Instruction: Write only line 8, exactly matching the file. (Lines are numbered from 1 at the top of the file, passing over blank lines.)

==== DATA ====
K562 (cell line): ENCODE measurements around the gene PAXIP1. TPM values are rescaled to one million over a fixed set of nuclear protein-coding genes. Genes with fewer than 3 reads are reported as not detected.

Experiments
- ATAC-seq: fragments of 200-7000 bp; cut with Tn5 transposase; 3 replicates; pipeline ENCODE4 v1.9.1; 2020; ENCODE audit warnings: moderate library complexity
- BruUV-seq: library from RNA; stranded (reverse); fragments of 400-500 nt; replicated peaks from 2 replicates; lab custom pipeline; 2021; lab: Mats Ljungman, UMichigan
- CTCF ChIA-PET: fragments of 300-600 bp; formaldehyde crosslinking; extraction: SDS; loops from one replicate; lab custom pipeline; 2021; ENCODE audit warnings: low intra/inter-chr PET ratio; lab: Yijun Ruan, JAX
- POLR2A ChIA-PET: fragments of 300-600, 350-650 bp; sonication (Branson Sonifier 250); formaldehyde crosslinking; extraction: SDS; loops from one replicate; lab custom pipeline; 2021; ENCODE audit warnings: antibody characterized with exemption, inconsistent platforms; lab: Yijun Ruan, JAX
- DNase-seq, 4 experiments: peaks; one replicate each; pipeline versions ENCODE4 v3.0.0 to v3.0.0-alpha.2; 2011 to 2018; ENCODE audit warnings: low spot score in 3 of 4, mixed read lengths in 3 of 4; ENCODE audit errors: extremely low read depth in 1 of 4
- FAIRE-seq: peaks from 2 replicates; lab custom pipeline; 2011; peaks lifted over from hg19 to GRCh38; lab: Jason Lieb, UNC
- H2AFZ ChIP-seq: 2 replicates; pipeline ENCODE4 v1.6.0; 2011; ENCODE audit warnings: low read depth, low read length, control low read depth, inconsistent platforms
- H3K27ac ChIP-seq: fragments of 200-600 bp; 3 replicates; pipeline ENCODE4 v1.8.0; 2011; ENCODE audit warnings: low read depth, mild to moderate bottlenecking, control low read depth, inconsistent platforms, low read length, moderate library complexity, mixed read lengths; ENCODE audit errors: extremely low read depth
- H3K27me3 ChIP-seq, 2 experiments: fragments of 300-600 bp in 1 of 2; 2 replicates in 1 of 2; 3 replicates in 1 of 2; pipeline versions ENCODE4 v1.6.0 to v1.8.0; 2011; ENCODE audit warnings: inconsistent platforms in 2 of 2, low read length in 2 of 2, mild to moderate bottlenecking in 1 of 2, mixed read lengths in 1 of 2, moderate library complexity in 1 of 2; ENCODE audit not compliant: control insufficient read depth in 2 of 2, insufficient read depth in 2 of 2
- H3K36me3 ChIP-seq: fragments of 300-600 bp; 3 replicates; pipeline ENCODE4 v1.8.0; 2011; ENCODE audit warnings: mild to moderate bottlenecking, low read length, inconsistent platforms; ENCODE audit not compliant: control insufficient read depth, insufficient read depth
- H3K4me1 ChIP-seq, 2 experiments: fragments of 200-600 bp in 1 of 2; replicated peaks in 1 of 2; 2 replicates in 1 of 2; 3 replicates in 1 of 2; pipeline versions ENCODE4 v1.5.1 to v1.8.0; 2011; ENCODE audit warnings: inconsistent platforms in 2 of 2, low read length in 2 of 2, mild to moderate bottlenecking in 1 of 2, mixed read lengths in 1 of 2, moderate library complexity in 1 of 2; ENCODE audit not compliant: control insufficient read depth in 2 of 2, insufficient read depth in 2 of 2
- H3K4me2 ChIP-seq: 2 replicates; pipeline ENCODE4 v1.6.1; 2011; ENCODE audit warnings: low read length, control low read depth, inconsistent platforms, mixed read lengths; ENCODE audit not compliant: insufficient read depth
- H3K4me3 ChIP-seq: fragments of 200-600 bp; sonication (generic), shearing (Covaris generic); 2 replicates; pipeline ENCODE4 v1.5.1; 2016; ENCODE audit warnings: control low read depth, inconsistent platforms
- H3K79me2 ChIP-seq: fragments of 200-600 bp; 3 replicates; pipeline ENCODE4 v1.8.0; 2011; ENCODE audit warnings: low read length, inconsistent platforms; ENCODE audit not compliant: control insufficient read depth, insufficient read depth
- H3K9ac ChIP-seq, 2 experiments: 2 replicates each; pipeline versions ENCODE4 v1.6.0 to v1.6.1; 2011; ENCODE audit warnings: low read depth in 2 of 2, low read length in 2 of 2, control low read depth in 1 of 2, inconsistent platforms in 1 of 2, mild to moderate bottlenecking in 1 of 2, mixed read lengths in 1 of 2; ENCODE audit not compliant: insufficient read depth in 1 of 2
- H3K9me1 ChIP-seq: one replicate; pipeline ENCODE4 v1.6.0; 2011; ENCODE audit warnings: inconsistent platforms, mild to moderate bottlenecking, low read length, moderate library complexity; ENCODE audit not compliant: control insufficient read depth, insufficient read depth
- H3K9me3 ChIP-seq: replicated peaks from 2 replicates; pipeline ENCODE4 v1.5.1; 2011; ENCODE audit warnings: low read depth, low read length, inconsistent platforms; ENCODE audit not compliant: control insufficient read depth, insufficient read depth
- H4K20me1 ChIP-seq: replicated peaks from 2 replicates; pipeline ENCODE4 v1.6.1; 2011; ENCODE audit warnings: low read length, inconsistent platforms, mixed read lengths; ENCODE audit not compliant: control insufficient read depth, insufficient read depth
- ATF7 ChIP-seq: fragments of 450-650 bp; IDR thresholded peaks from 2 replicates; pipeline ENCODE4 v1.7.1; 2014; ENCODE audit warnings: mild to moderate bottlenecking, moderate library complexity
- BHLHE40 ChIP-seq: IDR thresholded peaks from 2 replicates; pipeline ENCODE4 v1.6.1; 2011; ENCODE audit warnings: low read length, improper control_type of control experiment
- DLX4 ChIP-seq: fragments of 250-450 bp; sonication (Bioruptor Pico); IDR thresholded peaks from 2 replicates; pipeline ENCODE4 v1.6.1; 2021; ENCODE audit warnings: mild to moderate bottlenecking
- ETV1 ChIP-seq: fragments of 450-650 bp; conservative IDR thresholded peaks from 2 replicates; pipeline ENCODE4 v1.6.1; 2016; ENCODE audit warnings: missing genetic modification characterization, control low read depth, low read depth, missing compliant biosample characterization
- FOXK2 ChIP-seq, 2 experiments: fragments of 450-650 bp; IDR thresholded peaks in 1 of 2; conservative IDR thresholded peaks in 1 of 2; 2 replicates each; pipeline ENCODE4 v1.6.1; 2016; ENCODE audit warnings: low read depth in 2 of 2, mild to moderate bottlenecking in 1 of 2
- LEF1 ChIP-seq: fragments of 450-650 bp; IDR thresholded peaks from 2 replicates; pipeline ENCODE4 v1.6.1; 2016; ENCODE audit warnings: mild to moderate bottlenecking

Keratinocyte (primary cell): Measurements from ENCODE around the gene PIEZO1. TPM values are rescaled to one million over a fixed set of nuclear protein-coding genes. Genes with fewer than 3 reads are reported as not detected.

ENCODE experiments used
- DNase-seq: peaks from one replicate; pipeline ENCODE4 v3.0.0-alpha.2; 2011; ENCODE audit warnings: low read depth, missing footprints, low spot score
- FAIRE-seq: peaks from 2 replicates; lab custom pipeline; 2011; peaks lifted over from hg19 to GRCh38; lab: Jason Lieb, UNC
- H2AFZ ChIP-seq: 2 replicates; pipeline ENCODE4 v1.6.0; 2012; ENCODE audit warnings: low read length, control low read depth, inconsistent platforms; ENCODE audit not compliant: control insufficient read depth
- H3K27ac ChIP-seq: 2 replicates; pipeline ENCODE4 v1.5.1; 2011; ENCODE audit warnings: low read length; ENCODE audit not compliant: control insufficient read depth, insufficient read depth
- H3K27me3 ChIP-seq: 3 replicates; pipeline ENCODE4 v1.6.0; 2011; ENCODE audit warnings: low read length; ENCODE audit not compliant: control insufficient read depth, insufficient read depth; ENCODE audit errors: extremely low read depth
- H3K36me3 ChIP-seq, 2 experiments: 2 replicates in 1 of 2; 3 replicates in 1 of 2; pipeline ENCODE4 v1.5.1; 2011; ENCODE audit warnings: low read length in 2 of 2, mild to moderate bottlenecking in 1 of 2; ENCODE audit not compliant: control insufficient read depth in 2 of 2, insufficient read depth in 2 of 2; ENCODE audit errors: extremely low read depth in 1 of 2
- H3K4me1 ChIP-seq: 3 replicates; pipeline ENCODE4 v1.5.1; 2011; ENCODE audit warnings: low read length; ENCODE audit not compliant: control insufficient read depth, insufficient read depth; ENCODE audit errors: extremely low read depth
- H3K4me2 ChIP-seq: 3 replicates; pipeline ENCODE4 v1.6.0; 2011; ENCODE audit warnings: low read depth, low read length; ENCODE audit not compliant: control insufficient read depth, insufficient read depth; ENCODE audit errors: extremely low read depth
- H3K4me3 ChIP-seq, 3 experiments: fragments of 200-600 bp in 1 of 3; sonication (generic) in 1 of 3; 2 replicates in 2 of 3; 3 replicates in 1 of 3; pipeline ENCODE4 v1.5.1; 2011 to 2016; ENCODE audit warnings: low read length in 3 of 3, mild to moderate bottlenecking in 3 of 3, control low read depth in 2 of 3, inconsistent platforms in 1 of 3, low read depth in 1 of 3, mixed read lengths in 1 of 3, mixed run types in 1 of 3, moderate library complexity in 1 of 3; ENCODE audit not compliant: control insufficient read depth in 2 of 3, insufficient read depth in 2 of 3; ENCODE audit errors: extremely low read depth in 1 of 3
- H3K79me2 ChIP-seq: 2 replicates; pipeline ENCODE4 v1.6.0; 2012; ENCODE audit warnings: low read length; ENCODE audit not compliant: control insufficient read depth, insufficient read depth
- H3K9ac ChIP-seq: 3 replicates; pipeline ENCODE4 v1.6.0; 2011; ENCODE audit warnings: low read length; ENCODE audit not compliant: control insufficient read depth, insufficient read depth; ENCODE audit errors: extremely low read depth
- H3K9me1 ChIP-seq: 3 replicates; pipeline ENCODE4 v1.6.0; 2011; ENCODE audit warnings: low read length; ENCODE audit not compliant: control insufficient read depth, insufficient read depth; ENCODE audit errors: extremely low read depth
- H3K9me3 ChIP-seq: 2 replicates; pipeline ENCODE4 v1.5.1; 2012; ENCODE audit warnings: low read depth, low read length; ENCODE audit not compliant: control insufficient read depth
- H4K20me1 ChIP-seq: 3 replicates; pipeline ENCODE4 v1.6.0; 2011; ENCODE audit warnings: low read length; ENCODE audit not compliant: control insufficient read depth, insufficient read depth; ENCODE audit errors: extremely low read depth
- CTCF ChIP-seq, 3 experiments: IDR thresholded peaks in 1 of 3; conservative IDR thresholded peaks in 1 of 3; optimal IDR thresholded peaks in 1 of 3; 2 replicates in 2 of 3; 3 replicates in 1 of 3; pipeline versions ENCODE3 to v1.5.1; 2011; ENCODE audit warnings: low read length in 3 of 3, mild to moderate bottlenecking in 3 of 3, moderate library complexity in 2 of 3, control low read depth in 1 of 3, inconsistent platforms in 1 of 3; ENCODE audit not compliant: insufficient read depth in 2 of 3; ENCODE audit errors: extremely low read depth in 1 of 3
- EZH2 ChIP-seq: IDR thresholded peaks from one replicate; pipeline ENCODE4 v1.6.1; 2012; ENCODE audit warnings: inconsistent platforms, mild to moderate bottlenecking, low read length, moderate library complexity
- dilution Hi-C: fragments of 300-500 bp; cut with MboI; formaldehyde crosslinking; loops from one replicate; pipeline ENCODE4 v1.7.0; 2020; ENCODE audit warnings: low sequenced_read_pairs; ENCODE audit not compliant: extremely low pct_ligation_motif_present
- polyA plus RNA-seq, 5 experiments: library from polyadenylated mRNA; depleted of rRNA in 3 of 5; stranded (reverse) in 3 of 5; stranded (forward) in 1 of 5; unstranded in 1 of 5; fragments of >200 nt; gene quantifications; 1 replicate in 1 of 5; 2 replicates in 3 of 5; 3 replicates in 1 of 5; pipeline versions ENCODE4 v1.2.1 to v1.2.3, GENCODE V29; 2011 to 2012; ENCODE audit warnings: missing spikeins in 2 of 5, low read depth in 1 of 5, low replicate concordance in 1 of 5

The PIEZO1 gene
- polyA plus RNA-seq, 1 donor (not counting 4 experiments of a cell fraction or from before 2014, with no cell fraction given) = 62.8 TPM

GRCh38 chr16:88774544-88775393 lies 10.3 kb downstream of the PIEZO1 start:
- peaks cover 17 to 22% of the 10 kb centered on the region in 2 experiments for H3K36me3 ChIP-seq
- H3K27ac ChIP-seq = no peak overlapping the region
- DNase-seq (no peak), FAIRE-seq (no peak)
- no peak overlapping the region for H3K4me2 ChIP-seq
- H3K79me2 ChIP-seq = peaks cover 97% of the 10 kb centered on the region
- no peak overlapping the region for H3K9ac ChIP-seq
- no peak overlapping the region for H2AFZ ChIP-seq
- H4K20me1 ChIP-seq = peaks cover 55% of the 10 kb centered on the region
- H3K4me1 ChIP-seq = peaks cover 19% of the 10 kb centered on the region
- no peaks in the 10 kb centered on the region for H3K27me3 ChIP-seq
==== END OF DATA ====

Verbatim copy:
- FAIRE-seq: peaks from 2 replicates; lab custom pipeline; 2011; peaks lifted over from hg19 to GRCh38; lab: Jason Lieb, UNC